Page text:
I had an experience in that cell that challenged me in my life to change, and it was very real, very raw. And I had a moment, an encounter with Christ in there, in which I had to make a decision whether I would continue in this organized crime life, life of crime, or I was going to make that change.
I knew that what I had experienced in that cell, in that 8-by-10 cell was authentic. It was real. It brought me to my knees. I had never heard the gospel. I had never opened the Bible, never went to church.
The church, or Christ, or anybody, it just wasn’t in my radar and so I’m finding myself in the middle of this cell and weeping like a kid, saying to God—and this is going to sound a little odd but, I think that when you come to the lord, you need to just be you. For me, it was that and I remember just being very open with him and saying, “God, I’m so sorry for stabbing this person, and I’m so sorry for stabbing that person.”
It just went on, and on, and on. I say this to folks when I’m sharing my story, I have never tasted freedom like I tasted freedom in solitary confinement that moment because it changed my life. Then, I got some instructions a few days later where I needed to make a decision to step down from my leadership there, which I did.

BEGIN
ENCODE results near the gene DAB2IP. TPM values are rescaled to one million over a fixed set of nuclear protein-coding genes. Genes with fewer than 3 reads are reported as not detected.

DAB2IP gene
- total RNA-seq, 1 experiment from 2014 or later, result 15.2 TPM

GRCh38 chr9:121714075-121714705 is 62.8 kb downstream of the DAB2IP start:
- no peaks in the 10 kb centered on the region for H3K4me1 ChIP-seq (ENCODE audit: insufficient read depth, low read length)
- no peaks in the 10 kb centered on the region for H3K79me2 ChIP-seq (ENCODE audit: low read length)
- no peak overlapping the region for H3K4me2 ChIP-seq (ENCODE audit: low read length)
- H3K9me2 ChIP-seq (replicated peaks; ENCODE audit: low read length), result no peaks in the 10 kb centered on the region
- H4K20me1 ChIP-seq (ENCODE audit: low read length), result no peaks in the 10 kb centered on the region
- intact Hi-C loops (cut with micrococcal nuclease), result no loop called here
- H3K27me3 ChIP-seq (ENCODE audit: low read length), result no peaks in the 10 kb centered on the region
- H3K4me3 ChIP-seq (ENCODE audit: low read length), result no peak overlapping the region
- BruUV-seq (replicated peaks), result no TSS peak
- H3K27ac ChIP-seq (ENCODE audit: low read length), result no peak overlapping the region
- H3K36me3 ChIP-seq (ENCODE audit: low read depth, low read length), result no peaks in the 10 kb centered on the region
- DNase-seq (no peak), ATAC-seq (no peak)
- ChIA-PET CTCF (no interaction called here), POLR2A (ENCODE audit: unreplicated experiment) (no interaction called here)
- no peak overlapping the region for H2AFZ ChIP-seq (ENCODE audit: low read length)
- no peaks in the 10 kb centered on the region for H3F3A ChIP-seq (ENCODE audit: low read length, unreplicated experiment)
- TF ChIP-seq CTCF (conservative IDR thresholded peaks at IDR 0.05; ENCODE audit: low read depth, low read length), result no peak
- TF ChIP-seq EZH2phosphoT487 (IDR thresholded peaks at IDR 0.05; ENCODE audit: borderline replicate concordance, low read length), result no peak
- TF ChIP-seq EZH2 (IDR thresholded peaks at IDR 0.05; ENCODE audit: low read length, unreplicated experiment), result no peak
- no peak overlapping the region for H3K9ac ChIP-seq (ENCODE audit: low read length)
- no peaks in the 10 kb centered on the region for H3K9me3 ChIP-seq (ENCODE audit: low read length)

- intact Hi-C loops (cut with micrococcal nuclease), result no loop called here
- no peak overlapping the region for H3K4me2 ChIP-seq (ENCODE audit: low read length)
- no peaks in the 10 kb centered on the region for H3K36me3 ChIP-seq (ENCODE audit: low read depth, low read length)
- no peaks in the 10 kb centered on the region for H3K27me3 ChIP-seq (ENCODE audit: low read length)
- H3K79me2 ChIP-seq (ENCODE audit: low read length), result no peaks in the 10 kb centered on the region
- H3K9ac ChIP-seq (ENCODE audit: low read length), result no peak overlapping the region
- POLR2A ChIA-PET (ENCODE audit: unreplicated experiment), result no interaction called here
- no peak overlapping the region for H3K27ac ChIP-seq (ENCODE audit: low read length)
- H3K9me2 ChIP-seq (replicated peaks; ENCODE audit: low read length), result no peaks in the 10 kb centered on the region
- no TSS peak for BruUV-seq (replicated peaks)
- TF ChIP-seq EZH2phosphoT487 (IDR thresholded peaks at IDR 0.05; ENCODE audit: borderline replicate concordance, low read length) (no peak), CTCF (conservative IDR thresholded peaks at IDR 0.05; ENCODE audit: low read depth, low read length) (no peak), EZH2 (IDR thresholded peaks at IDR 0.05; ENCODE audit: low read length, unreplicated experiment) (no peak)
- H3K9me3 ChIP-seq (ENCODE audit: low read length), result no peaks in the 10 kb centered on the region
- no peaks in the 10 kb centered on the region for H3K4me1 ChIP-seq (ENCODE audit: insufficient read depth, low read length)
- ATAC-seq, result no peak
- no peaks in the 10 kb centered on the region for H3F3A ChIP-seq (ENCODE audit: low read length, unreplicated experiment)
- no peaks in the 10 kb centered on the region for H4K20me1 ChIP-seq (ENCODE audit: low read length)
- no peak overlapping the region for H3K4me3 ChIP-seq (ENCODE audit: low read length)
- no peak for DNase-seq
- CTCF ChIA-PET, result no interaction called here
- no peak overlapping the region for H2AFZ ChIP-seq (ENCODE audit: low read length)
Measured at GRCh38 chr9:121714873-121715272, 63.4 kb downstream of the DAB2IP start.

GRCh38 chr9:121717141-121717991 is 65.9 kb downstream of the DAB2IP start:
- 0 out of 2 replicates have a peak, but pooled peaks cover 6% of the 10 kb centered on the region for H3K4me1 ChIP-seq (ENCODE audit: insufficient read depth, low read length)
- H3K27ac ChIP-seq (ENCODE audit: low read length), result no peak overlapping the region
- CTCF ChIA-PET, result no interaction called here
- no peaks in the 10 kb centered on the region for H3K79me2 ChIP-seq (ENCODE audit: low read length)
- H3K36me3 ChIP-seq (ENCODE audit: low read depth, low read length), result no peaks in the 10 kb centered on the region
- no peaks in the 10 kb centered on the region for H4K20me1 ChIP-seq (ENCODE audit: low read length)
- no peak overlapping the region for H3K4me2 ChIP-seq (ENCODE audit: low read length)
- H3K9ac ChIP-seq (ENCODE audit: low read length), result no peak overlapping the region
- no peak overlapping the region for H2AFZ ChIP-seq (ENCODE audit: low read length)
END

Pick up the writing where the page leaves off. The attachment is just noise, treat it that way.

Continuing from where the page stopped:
Trinko: Your leadership in the gang?
Diaz: Yeah. By doing that, it would cause a green light, meaning a hit would be put on your life. A hit was put on my life, and for the next two years it was a little rough.
We have this phrase that we use in California in the prison system, it’s called “the hard candy.” That just simply means we’re going to beat you close to your death every time we get a chance to. That happened to me and to others like me over the next two years. But the guy that came to do the hit, he became the first guy that I led to Christ in there, and then he joined me.